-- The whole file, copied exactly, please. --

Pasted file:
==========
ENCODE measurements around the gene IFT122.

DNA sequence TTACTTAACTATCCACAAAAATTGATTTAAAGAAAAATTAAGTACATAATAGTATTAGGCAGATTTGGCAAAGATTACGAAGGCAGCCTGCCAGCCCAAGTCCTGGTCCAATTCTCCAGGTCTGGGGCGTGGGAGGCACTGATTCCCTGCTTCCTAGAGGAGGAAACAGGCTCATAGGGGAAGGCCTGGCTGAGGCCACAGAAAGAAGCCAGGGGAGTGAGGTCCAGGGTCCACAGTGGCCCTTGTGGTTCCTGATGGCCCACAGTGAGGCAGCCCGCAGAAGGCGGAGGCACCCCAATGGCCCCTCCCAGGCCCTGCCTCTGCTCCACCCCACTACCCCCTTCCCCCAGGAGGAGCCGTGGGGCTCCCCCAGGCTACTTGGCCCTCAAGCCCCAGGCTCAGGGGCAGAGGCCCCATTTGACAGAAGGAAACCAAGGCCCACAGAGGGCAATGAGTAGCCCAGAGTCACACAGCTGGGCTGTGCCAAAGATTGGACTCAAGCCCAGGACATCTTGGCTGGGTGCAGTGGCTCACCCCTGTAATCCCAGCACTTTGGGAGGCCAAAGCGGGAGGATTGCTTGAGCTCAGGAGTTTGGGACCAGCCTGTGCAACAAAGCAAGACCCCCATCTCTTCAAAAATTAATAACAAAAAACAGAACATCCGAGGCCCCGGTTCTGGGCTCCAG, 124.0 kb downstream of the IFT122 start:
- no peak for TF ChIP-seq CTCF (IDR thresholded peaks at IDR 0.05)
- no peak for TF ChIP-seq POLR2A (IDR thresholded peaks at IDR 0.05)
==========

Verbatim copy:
ENCODE measurements around the gene IFT122.

DNA sequence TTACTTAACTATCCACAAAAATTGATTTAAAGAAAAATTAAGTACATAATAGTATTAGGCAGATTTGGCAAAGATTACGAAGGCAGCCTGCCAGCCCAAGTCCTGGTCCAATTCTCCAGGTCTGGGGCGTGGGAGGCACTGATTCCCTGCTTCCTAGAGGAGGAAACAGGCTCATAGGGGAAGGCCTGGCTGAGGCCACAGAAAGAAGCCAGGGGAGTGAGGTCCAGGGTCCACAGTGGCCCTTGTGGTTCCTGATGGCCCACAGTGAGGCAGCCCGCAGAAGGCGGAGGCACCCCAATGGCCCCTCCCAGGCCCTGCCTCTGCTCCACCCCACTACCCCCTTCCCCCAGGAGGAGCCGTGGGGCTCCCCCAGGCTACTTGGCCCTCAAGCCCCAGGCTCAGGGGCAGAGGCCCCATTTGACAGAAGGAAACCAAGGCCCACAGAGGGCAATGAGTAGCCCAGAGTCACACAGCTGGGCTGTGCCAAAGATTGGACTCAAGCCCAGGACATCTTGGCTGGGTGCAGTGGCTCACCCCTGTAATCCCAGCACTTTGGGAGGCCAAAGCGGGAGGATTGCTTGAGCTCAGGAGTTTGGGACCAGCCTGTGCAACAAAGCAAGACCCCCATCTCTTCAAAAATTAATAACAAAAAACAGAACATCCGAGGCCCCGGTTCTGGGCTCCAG, 124.0 kb downstream of the IFT122 start:
- no peak for TF ChIP-seq CTCF (IDR thresholded peaks at IDR 0.05)
- no peak for TF ChIP-seq POLR2A (IDR thresholded peaks at IDR 0.05)